Kyle, these are great questions. I’m tempted to tell you to put it all on the Browns ’cause they are using sabermetrics these days, and you created the lightsaber, so it seems like all the stars are aligning and that 2018 is definitely your/the Browns’ year. That combined with Elfie the Brown’s (Brownie the Elf’s?) big comeback are signs hard to ignore. But alas, that teeny little person inside of me that advises against lighting 100-dollar bills on fire is telling me no. Ok, as for investing beyond the 401k? My recommendation is always to keep it simple! The first question you must always ask yourself is: “What am I investing this money for? And what is the time frame?” Your goals and time frame will ALWAYS dictate what type of investments you should or could be in, and then it is up to you to find the cheapest and easiest way to implement that investment strategy. If the money is for the long-term, you can invest in stocks. If that’s the case, I still think it’s best to use index mutual funds or ETFs at a place where you pay next to nothing to use them, at a brokerage firm like Vanguard, Charles Schwab, or Fidelity. (Always look for no-commission funds with a low expense ratio! And definitely don’t pay the bank to hold an account open for you! No fees!) You would simply open up an “Individual” or “Joint Tenants” account with your spouse, no broker or financial advisor needed. (Some folks could look into a Roth IRA, but there are limitations on how much you can earn to use one of these.) Index investing is really unsexy, but in the investing world, the unsexiest strategies have been the most successful over time. That said, I’m a wee bit reticent to recommend online trading platforms because many of them encourage that type of behavior: active trading. I won’t get into the nitty-gritty of why I’m not a big fan of active trading, but will leave it to this: Folks investing on their own are a lot like the Cleveland Brown: out of their league, driven by mistake after mistake, and plagued by general life suckiness. Individual investors typically earn about 3-4% annually in stocks, while the stock market has achieved 11%. (See: Dalbar studies.) Our brains are hardwired to do the wrong things at the wrong time (hey this stock looks awesome! It’s roaring! I should buy it! Ummm you missed the boat buddy it’s already come up) and most of all, no one knows the future. And the only reason you would buy individual stocks is if on some level you think you could beat the stock market, whiiiccchhhh pretty much no one can do. (Otherwise, just buy the index fund that invests in the whole market for next to nothing!) So, I say, just buy the boring fund and keep adding and keep adding. Now, this is possible to do with most any online trading platform! You should just remain untempted to make any changes based on your mood. Now, all that said, it is totally fine to mess around with some stocks if you wanna give it a shot!! But, this has to be considered splash-around/betting on the Browns type-of-money that you won’t be upset if you lose. 5% of your overall liquid portfolio is often sited as a maximum dollar figure to to play with in individual stocks. One more option to consider: I am a pretty big fan of some of the new FinTech apps that do your money management for you. Right now, WealthFront does my favorite portfolio, and I really respect the strategic head of the company (Burton Malkiel, serious old-time homie on the investing scene). I like them for use in an after-tax account (that regular ol’ Individual or Joint brokerage account) because they also manage the portfolio in a tax-advantageous way. They do charge a fee after a certain dollar figure, like maybe .5% after 10K and up from there (don’t quote me on that), which isn’t ideal (even .5% is a lot when it comes to investing and compound returns) so I just like to look at their sample portfolios and use their ideas. It’s still very “passive” stuff–a mix of stock index ETFs, bond index ETFs, and maybe a teeny REIT/gold index ETF based on your goals and time horizon. But if you’re going to copy someone’s stragegy for you given your inputs, this wouldn’t be the worst one 🙂 Or, you just pay the fee if knowing someone legit is doing it for you if that’s what’ll inspire you to do it!! Of course, all of these recommendations are assuming you’re investing for the long term, 10+ years AT LEAST (20-30 is better). If you are thinking about using the money in the next five years, unfortunaltey there are very few investing options. Interest rates are still low right now which sucks for investors (but is great for borrowers, e.g. people who want to get a mortgage!) and so you’d want to keep most short-term money in cash, CDs, or “high-interest” online savings banks, which aren’t really that high interest but marginally better than sitting in your account at Hells Fargo. Okay, this is a lot for now, so I am going to stop. But you know where to find me for follow-up questions 🙂 Go SeaMonsters!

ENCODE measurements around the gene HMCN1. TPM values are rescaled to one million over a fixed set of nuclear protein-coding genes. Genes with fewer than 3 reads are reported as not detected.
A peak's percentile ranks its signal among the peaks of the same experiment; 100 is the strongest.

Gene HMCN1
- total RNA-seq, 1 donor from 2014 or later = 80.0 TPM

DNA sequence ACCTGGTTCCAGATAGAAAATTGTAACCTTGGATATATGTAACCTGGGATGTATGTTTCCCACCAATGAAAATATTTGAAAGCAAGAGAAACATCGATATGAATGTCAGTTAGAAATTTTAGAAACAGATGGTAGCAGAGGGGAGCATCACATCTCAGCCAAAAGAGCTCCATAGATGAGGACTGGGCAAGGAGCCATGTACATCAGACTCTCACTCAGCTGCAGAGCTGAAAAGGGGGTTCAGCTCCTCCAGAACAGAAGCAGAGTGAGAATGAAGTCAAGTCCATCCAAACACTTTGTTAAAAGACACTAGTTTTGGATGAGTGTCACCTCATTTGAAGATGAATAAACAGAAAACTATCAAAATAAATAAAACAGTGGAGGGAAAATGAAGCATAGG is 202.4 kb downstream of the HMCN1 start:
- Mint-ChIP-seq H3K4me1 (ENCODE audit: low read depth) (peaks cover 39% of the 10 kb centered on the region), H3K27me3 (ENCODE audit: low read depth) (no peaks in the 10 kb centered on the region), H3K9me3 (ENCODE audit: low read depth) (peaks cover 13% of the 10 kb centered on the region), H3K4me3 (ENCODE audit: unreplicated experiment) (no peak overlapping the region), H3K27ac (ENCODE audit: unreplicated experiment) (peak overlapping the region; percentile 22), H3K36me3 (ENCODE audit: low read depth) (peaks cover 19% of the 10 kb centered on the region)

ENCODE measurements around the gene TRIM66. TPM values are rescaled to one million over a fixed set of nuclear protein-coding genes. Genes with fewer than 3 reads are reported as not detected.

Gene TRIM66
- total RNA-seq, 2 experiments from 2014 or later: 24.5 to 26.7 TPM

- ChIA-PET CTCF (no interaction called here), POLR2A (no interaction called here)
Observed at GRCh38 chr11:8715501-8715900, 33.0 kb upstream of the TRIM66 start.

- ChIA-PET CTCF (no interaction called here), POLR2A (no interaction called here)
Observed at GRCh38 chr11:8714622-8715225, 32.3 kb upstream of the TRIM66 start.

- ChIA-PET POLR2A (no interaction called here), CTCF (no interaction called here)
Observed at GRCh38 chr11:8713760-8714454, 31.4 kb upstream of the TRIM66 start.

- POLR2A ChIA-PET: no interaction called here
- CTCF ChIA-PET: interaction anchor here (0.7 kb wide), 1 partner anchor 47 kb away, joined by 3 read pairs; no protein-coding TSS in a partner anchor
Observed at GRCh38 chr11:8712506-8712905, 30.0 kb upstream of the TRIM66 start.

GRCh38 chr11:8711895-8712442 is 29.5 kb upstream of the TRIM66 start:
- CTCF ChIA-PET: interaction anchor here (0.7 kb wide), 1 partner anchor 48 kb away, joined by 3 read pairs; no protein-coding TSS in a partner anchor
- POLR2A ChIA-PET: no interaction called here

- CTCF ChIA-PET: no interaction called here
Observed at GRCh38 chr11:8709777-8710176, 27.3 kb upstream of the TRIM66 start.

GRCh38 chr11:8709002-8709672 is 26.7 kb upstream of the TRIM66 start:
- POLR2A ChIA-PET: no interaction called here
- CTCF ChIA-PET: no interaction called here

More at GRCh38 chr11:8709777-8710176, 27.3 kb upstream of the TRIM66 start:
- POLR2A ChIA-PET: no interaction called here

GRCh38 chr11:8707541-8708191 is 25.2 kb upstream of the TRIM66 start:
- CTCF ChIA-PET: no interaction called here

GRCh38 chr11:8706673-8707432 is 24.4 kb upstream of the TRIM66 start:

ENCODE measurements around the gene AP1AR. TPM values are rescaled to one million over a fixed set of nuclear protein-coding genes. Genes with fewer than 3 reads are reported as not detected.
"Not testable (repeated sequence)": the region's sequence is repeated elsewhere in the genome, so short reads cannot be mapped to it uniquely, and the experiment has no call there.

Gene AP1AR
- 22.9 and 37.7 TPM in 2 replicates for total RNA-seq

3. Love your video! Interested in best types of investing…property, stock, etc. can’t wait to hear more dumpster dog wisdom!